2004

The Shakespeare Conference: SHK 15.0308  Wednesday, 4 February 2004

[1]     From:   D Bloom <This email address is being protected from spambots. You need JavaScript enabled to view it.>
        Date:   Tuesday, 3 Feb 2004 13:59:10 -0600
        Subj:   RE: SHK 15.0299 Banned Shakespeare

[2]     From:   Arthur Lindley <This email address is being protected from spambots. You need JavaScript enabled to view it.>
        Date:   Wednesday, 4 Feb 2004 08:58:55 +0800
        Subj:   RE: SHK 15.0299 Banned Shakespeare


[1]-----------------------------------------------------------------
From:           D Bloom <This email address is being protected from spambots. You need JavaScript enabled to view it.>
Date:           Tuesday, 3 Feb 2004 13:59:10 -0600
Subject: 15.0299 Banned Shakespeare
Comment:        RE: SHK 15.0299 Banned Shakespeare

I hope this isn't too far off the Subject of this list, but I find
myself puzzled as to what the term "excessively heterosexual" means

(Philip Eagle:  "the headteacher (principal for US readers) of a single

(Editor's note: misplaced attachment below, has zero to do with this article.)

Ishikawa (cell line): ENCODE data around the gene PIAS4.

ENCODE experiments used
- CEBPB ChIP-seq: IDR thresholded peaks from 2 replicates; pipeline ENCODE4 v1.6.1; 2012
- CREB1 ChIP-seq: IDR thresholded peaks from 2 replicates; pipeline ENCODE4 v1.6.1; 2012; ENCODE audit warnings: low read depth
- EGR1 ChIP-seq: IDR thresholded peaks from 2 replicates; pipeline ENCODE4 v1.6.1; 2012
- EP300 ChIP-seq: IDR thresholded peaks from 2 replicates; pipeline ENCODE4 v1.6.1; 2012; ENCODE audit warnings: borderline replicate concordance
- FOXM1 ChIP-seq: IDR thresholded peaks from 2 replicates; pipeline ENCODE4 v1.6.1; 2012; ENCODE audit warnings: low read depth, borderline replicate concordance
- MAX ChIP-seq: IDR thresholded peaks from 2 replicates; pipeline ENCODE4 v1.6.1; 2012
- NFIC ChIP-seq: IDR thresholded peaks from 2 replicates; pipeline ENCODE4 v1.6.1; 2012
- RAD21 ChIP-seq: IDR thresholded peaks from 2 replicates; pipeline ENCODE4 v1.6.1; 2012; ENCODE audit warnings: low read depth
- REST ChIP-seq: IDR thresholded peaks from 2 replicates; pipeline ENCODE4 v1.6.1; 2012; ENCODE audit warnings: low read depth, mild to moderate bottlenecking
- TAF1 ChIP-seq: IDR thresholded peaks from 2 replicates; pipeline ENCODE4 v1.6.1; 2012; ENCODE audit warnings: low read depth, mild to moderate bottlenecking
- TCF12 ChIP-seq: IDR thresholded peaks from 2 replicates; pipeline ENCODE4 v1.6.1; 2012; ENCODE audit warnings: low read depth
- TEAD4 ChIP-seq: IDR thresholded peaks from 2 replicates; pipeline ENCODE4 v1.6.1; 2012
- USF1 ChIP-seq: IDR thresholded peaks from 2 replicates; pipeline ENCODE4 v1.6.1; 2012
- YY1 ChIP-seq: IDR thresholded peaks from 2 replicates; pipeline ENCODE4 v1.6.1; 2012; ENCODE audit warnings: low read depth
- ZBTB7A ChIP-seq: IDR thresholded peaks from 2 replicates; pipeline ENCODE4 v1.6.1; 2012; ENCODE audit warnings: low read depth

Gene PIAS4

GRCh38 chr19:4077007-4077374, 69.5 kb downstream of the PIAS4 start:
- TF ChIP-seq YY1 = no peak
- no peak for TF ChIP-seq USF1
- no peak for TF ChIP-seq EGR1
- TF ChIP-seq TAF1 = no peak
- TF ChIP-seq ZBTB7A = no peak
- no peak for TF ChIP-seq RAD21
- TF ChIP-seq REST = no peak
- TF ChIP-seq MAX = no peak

school rejected an offer of free or cheap tickets to a production of the
Prokofiev R&J ballet on the grounds that it would not be of interest to
her working class pupils and was excessively heterosexual.")

Did she mean that the play was such, and that therefore the ballet must
likewise be such? Or that this particular choreography was such?

And how could it be so? My already over-active imagination begins to
visualize tutus, tights, shoes and leotards flying in all directions,
and simulated procreative acts performed by principals and corps alike.

Ballet, moreover, seems to be an unlikely art form to generate that
particular charge.

Baffled,
don

[2]-------------------------------------------------------------
From:           Arthur Lindley <This email address is being protected from spambots. You need JavaScript enabled to view it.>
Date:           Wednesday, 4 Feb 2004 08:58:55 +0800
Subject: 15.0299 Banned Shakespeare
Comment:        RE: SHK 15.0299 Banned Shakespeare

Thanks to Martin and Philip for correcting my defective memory of the
Islington business.

Arthur

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